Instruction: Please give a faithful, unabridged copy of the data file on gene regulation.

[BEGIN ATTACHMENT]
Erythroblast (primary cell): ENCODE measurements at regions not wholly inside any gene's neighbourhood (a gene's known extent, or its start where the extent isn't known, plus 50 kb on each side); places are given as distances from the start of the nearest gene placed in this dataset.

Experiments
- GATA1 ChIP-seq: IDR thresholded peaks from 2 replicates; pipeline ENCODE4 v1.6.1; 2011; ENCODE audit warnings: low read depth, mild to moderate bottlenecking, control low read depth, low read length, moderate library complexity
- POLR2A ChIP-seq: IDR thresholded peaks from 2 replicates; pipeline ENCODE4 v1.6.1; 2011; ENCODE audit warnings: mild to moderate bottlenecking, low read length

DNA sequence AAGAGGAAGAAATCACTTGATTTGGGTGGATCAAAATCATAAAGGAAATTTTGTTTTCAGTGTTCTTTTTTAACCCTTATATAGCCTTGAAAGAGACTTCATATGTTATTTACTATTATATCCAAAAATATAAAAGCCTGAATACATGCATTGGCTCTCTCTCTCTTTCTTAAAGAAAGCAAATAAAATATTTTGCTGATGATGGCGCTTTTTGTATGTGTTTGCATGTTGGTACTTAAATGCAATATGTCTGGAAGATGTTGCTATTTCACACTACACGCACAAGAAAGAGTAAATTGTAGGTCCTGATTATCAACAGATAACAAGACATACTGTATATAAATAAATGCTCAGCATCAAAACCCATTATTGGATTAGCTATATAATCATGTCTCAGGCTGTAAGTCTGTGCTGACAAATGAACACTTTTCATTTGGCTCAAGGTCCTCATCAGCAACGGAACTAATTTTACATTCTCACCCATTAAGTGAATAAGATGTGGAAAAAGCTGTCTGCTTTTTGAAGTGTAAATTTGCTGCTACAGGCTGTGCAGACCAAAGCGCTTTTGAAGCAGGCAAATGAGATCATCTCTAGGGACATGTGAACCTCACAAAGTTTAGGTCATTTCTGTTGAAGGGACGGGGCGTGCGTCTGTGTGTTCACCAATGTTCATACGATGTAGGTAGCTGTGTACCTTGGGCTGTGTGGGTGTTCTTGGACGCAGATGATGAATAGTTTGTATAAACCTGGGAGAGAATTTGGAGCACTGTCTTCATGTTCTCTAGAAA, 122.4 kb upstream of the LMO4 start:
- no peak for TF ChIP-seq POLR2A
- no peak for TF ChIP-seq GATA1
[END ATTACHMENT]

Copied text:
Erythroblast (primary cell): ENCODE measurements at regions not wholly inside any gene's neighbourhood (a gene's known extent, or its start where the extent isn't known, plus 50 kb on each side); places are given as distances from the start of the nearest gene placed in this dataset.

Experiments
- GATA1 ChIP-seq: IDR thresholded peaks from 2 replicates; pipeline ENCODE4 v1.6.1; 2011; ENCODE audit warnings: low read depth, mild to moderate bottlenecking, control low read depth, low read length, moderate library complexity
- POLR2A ChIP-seq: IDR thresholded peaks from 2 replicates; pipeline ENCODE4 v1.6.1; 2011; ENCODE audit warnings: mild to moderate bottlenecking, low read length

DNA sequence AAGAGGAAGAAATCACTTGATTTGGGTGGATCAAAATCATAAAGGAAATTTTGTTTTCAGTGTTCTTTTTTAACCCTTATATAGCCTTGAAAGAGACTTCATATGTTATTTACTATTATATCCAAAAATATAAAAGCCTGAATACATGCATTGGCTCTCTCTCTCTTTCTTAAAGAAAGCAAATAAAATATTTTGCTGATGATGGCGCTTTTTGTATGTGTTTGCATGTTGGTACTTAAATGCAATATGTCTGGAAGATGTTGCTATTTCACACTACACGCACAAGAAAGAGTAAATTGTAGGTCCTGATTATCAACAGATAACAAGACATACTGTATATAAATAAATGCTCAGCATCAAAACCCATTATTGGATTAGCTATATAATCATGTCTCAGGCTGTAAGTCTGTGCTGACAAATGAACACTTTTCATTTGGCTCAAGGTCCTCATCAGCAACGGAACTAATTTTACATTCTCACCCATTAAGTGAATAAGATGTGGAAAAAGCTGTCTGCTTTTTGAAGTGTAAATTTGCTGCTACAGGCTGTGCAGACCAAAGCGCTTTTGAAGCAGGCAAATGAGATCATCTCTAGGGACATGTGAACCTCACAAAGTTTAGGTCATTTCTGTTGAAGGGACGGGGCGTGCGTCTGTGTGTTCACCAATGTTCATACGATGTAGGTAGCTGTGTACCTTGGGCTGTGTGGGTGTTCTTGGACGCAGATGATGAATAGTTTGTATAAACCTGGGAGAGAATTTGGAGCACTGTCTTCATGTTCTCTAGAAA, 122.4 kb upstream of the LMO4 start:
- no peak for TF ChIP-seq POLR2A
- no peak for TF ChIP-seq GATA1